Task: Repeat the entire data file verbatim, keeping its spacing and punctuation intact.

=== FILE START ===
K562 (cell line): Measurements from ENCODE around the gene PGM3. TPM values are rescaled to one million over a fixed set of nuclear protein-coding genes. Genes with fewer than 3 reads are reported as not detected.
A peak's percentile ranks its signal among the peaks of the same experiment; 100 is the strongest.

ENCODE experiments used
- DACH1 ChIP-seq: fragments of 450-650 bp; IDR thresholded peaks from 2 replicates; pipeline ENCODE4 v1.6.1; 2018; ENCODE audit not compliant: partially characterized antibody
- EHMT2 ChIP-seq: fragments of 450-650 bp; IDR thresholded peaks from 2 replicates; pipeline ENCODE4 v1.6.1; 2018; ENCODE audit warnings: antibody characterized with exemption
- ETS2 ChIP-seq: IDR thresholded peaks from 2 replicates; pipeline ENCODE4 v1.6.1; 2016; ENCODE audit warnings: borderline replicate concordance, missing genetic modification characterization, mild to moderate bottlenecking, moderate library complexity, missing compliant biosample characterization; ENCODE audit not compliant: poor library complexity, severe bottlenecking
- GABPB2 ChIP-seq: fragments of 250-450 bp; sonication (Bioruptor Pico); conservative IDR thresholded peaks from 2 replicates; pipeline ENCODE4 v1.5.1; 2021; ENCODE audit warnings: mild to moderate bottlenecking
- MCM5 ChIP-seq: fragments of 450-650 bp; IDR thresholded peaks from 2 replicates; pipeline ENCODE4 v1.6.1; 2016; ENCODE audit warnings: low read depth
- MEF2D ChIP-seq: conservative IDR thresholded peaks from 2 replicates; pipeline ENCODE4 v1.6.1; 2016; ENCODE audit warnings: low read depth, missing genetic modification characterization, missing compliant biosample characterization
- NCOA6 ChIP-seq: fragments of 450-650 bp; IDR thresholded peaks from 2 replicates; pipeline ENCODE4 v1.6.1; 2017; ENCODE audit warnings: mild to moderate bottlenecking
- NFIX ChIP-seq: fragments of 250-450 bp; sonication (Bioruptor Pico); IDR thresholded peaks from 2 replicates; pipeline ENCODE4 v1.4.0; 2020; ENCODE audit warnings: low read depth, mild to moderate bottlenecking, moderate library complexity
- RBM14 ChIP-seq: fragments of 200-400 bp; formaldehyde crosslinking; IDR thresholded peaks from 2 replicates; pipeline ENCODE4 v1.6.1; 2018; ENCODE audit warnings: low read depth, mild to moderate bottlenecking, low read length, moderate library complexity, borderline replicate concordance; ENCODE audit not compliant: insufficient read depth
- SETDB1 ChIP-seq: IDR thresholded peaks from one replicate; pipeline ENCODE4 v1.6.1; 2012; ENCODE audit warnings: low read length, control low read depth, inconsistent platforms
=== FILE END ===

K562 (cell line): Measurements from ENCODE around the gene PGM3. TPM values are rescaled to one million over a fixed set of nuclear protein-coding genes. Genes with fewer than 3 reads are reported as not detected.
A peak's percentile ranks its signal among the peaks of the same experiment; 100 is the strongest.

ENCODE experiments used
- DACH1 ChIP-seq: fragments of 450-650 bp; IDR thresholded peaks from 2 replicates; pipeline ENCODE4 v1.6.1; 2018; ENCODE audit not compliant: partially characterized antibody
- EHMT2 ChIP-seq: fragments of 450-650 bp; IDR thresholded peaks from 2 replicates; pipeline ENCODE4 v1.6.1; 2018; ENCODE audit warnings: antibody characterized with exemption
- ETS2 ChIP-seq: IDR thresholded peaks from 2 replicates; pipeline ENCODE4 v1.6.1; 2016; ENCODE audit warnings: borderline replicate concordance, missing genetic modification characterization, mild to moderate bottlenecking, moderate library complexity, missing compliant biosample characterization; ENCODE audit not compliant: poor library complexity, severe bottlenecking
- GABPB2 ChIP-seq: fragments of 250-450 bp; sonication (Bioruptor Pico); conservative IDR thresholded peaks from 2 replicates; pipeline ENCODE4 v1.5.1; 2021; ENCODE audit warnings: mild to moderate bottlenecking
- MCM5 ChIP-seq: fragments of 450-650 bp; IDR thresholded peaks from 2 replicates; pipeline ENCODE4 v1.6.1; 2016; ENCODE audit warnings: low read depth
- MEF2D ChIP-seq: conservative IDR thresholded peaks from 2 replicates; pipeline ENCODE4 v1.6.1; 2016; ENCODE audit warnings: low read depth, missing genetic modification characterization, missing compliant biosample characterization
- NCOA6 ChIP-seq: fragments of 450-650 bp; IDR thresholded peaks from 2 replicates; pipeline ENCODE4 v1.6.1; 2017; ENCODE audit warnings: mild to moderate bottlenecking
- NFIX ChIP-seq: fragments of 250-450 bp; sonication (Bioruptor Pico); IDR thresholded peaks from 2 replicates; pipeline ENCODE4 v1.4.0; 2020; ENCODE audit warnings: low read depth, mild to moderate bottlenecking, moderate library complexity
- RBM14 ChIP-seq: fragments of 200-400 bp; formaldehyde crosslinking; IDR thresholded peaks from 2 replicates; pipeline ENCODE4 v1.6.1; 2018; ENCODE audit warnings: low read depth, mild to moderate bottlenecking, low read length, moderate library complexity, borderline replicate concordance; ENCODE audit not compliant: insufficient read depth
- SETDB1 ChIP-seq: IDR thresholded peaks from one replicate; pipeline ENCODE4 v1.6.1; 2012; ENCODE audit warnings: low read length, control low read depth, inconsistent platforms